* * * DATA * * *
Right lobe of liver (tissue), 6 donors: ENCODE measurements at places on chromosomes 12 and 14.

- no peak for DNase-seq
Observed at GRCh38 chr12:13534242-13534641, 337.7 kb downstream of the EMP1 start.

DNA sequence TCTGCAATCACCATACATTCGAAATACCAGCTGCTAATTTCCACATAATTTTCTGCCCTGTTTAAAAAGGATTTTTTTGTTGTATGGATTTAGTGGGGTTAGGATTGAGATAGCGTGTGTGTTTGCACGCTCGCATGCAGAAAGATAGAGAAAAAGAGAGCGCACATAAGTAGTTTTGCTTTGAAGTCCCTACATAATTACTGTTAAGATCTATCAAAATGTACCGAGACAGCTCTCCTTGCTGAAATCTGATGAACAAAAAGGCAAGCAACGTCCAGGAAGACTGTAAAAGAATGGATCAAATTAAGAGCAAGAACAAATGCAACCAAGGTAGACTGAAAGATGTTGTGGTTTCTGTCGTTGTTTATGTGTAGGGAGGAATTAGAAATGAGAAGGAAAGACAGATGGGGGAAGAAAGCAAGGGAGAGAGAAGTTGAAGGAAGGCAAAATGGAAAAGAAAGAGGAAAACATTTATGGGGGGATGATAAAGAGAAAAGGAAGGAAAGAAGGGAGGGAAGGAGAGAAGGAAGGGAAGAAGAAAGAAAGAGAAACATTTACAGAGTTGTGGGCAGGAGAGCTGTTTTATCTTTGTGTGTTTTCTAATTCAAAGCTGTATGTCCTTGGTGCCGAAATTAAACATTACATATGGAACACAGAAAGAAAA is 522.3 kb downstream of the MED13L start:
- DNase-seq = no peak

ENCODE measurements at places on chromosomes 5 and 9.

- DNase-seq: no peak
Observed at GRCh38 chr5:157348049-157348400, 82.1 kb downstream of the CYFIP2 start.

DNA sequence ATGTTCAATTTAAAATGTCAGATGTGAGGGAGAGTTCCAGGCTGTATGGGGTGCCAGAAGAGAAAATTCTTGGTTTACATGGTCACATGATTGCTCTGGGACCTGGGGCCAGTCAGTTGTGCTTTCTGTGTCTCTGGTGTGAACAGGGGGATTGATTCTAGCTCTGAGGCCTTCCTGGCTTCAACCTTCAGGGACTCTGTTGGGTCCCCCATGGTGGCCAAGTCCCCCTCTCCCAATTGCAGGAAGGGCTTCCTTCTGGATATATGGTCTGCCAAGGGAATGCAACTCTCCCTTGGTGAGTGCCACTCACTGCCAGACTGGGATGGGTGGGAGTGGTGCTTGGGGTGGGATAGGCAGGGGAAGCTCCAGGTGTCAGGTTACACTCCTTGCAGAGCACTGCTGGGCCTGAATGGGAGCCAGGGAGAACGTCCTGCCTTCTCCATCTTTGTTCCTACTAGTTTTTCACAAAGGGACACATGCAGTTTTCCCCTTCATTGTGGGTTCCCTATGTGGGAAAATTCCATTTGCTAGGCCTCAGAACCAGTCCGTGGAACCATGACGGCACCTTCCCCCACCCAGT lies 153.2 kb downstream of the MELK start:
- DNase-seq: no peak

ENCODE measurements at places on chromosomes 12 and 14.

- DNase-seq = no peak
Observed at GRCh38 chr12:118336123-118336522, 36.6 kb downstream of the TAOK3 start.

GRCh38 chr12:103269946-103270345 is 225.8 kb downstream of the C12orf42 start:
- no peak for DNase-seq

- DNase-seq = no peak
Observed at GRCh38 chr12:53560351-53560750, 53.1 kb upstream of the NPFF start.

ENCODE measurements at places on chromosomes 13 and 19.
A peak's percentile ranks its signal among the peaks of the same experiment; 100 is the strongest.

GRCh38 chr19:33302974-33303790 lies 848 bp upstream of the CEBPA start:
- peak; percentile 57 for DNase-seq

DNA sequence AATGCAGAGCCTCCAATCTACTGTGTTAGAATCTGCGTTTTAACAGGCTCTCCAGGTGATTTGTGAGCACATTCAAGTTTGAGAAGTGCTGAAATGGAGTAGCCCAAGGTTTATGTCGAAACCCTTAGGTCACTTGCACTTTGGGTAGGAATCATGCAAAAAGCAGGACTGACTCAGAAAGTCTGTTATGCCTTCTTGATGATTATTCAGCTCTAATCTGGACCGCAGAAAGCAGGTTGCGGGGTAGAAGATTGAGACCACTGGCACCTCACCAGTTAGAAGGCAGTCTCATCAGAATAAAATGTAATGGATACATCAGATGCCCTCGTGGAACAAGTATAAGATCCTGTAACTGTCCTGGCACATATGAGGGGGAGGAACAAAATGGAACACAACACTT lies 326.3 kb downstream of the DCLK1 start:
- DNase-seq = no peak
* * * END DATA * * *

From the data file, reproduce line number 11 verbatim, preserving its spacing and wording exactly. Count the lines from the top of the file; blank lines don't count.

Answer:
ENCODE measurements at places on chromosomes 12 and 14.